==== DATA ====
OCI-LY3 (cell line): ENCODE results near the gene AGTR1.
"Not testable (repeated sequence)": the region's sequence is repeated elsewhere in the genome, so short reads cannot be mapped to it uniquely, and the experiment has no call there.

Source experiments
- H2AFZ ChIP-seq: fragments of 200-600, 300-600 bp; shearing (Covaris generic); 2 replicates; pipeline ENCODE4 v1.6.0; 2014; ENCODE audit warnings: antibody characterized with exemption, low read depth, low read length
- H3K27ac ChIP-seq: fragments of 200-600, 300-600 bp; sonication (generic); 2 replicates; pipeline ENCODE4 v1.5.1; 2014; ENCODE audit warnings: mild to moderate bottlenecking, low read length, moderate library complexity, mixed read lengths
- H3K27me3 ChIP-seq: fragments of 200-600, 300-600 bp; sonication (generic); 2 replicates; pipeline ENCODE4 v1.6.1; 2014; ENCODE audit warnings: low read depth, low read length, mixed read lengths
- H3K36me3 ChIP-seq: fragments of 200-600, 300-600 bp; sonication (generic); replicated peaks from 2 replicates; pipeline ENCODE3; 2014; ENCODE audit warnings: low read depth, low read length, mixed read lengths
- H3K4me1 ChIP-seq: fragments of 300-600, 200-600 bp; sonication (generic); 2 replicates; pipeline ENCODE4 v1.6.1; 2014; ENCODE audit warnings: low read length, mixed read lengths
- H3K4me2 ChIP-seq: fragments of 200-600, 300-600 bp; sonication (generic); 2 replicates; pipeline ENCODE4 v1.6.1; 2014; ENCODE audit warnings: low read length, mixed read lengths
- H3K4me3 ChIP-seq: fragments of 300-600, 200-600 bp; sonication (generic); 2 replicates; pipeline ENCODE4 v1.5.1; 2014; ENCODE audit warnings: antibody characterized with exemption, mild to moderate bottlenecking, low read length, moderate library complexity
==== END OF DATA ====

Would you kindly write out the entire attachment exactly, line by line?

OCI-LY3 (cell line): ENCODE results near the gene AGTR1.
"Not testable (repeated sequence)": the region's sequence is repeated elsewhere in the genome, so short reads cannot be mapped to it uniquely, and the experiment has no call there.

Source experiments
- H2AFZ ChIP-seq: fragments of 200-600, 300-600 bp; shearing (Covaris generic); 2 replicates; pipeline ENCODE4 v1.6.0; 2014; ENCODE audit warnings: antibody characterized with exemption, low read depth, low read length
- H3K27ac ChIP-seq: fragments of 200-600, 300-600 bp; sonication (generic); 2 replicates; pipeline ENCODE4 v1.5.1; 2014; ENCODE audit warnings: mild to moderate bottlenecking, low read length, moderate library complexity, mixed read lengths
- H3K27me3 ChIP-seq: fragments of 200-600, 300-600 bp; sonication (generic); 2 replicates; pipeline ENCODE4 v1.6.1; 2014; ENCODE audit warnings: low read depth, low read length, mixed read lengths
- H3K36me3 ChIP-seq: fragments of 200-600, 300-600 bp; sonication (generic); replicated peaks from 2 replicates; pipeline ENCODE3; 2014; ENCODE audit warnings: low read depth, low read length, mixed read lengths
- H3K4me1 ChIP-seq: fragments of 300-600, 200-600 bp; sonication (generic); 2 replicates; pipeline ENCODE4 v1.6.1; 2014; ENCODE audit warnings: low read length, mixed read lengths
- H3K4me2 ChIP-seq: fragments of 200-600, 300-600 bp; sonication (generic); 2 replicates; pipeline ENCODE4 v1.6.1; 2014; ENCODE audit warnings: low read length, mixed read lengths
- H3K4me3 ChIP-seq: fragments of 300-600, 200-600 bp; sonication (generic); 2 replicates; pipeline ENCODE4 v1.5.1; 2014; ENCODE audit warnings: antibody characterized with exemption, mild to moderate bottlenecking, low read length, moderate library complexity